In my play through, I chose to shoot the Traci, not because it was my mission but because she was rushing me, and having just come out of a very stressful QTE fight scene where she had stabbed Connor several times with a screwdriver, I wasn’t taking any chances with his life. My decision wasn’t out of moral agency, it was out of self-defense.
But here in ‘Meet Kamski’, there was no other variables, there was no other excuses or alibi. There was only me and the overarching question of Connors internal struggle: is the mission more important than your morality? Is Chloe just a piece of plastic that can be replaced or is she a living being with a soul that does not deserve to be sacrificed?
This test was less about Connor and more about me, the player. In the context of the game, Kamski is asking Connor to decide, but since I was the one controlling his choices and actions, Kamski is really asking what I think. In reality, the Kamski Test isn’t testing whether or not a machine is capable of empathy; it’s testing whether or not I, a human, can empathize with a machine. It’s testing whether or not I classified an advanced android such as Chloe, and by extension Connor or Markus or Kara, as alive.
The video game aside, this question is arguably one of the oldest and most heavily debated philosophical subjects in history and nowadays, it has become one that we soon may need answers to. With the rapidly increasing advancement and focus on developing true AI, there is no doubt that we will see androids as advanced and, well, human as Connor, Markus and Kara. But as for if they would be alive? That is, and probably will always be, up for debate.
Personally, there wasn’t a single moment where I didn’t think of Connor, or any of the other protagonists, as people. Sure, Connor is absolutely hopeless in any social situation that didn’t involve reconstructing a crime scene or taking out a bunch of dudes John Wick style, but I saw that as a result of him being socially awkward, not an android.
As I played and reflected on my experience, one thing did make itself very clear. If machines eventually become as integrated into our society as the androids in Detroit are, I think that humanity is going to need a serious period of growth with regards to its attitude towards those who are different. Humanity has a terrible track record when it comes to accepting those who are different; just look at where Detroit got its inspiration from.
Androids are segregated and enslaved in a similar way African-American people were in America pre the civil rights movement. Androids wear blue bands and triangles on their clothes as identifiers, similar to how Jews had to wear the Star of David and armbands on their clothes during WW2. On top of that, during the revolution chapters of the game, captured androids are rounded up and detained in camps that resemble Nazi concentration camps just a little too much.
In short, humanity can barely accept different peoples that fall under its own umbrella, so how is it supposed to accept a people that aren’t even technically alive? Quantic Dream and Detroit: Become Human put it very simply; it probably can’t.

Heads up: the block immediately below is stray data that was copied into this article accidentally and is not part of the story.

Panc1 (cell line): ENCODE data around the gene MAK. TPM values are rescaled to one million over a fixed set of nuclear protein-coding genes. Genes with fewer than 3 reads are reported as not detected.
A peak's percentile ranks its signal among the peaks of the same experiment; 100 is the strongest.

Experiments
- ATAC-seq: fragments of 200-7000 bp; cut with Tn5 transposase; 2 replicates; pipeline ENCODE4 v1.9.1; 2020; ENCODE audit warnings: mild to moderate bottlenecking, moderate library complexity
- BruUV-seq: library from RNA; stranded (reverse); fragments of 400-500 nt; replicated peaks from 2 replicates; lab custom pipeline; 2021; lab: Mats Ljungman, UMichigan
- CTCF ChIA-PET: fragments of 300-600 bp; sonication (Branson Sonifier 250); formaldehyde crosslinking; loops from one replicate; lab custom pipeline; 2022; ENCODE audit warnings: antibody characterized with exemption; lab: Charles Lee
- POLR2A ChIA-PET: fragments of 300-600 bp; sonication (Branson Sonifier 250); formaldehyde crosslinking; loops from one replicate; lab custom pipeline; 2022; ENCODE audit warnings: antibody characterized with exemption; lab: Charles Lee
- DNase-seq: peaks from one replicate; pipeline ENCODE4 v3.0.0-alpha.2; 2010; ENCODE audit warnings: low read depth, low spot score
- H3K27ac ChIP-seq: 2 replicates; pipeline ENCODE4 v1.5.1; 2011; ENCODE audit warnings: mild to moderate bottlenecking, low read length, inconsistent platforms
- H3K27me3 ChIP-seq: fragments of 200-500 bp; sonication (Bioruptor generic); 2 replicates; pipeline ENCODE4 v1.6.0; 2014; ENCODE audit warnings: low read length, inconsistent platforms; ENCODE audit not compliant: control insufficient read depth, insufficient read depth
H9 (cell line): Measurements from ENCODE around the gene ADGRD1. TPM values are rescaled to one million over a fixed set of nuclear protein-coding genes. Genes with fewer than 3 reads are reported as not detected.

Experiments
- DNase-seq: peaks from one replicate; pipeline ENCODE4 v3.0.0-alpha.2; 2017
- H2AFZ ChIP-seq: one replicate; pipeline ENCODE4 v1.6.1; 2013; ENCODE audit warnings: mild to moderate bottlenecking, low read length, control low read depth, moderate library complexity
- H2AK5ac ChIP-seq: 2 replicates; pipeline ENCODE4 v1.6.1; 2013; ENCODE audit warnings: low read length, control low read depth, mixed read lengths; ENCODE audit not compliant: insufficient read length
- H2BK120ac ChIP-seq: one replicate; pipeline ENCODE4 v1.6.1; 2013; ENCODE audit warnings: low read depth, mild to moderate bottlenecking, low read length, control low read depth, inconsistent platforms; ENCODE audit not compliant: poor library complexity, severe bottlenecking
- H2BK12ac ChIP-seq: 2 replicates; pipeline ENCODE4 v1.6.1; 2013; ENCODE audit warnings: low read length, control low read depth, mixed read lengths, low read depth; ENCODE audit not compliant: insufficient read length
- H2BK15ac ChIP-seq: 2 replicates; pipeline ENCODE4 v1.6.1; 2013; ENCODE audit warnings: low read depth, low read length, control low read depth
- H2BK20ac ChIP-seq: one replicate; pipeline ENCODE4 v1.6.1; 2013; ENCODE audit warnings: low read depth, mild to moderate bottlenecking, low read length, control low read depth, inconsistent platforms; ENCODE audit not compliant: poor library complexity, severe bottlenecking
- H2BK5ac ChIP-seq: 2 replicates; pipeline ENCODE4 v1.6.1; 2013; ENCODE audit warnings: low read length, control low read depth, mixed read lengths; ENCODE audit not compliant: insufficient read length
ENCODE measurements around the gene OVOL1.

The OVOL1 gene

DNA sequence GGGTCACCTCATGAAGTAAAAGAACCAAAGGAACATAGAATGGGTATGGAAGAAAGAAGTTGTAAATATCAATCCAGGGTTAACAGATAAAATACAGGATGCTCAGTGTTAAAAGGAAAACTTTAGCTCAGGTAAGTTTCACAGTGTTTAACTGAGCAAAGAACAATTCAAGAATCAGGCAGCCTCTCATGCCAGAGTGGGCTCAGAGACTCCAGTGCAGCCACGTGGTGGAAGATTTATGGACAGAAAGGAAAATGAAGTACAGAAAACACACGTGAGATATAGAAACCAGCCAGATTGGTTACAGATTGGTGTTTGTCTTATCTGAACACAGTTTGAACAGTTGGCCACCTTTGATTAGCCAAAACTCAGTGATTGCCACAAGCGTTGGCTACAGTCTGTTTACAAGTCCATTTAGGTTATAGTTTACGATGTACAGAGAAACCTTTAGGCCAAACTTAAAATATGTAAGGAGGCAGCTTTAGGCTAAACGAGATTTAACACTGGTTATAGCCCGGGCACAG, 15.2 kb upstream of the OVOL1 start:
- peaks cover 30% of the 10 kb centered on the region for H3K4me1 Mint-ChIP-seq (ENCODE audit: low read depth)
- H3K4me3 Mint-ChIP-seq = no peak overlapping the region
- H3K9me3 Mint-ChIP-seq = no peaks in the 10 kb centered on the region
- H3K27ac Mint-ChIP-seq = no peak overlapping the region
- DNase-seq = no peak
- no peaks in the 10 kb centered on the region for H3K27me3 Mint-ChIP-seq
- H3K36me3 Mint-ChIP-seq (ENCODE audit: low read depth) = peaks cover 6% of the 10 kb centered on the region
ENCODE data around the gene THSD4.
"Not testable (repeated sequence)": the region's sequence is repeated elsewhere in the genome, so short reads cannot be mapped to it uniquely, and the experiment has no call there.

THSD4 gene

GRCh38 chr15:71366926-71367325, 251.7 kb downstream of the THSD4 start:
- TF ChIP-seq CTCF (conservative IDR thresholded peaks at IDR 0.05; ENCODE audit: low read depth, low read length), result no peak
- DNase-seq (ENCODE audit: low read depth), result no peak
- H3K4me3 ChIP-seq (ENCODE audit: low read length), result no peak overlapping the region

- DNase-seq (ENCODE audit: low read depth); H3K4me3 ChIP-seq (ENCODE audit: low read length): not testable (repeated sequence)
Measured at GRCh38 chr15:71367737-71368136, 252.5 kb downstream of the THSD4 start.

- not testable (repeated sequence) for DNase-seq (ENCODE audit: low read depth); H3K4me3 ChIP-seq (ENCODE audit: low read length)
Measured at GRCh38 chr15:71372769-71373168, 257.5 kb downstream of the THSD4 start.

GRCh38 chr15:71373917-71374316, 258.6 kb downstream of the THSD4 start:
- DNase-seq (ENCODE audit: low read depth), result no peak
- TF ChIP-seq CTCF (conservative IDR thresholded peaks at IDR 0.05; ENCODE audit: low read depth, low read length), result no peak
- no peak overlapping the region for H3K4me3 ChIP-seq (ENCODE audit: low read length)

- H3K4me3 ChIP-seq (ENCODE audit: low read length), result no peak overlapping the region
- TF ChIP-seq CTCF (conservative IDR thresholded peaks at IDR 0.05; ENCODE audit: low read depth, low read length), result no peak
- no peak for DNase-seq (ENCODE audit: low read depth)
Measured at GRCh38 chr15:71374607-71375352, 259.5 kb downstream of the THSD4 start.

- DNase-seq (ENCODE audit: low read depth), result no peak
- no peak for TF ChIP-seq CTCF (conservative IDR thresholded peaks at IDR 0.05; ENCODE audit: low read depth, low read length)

There are so many moments throughout all three stories that honestly made me feel a little bit ashamed to be a human being. As a 15 year old Kiwi girl who was just playing some video games to kill some time, it shocked me how potent the game’s philosophical questions and presentation of humanity was, (granted its symbolism was about as subtle as a brick to the face, but that’s perhaps a symptom of the medium as opposed to the writing, I dunno), and I think the driving force behind this was trying to present the AI in a more futuristic and interesting way.
Most stories about AI are about how it could take over the world and destroy us all, but Detroit was different. It’s AI wasn’t an all powerful, godlike, in-human device like Terminator’s Skynet or Portal’s GLaDOS. It was a new people or race who suffered from humanity’s mass ignorance for those who are different.
Detroit: Become Human is a game packed to the rafters with heavy themes, ideas and questions that will continue to linger on your mind long after you have finished it. Sure, some narrative moments can seem a bit ham-fisted and the larger set pieces care ripped from pivotal race relation moments from history are being used as inspiration for mere entertainment, but it still managed to touch me.
Now these thoughts of mine only focused on one of the various possible pathways in Connor’s story-lines and I didn’t really focus on Kara’s and Markus’s stories, as the places those discussions could go would lead to many, many more paragraphs.
Connor’s story not only gave me an enjoyable narrative driven experience. It presented me with a philosophical question about the future of machines, the nature humanity, and what it really means to be alive. And I gotta say, for a Video Game….that’s pretty cool.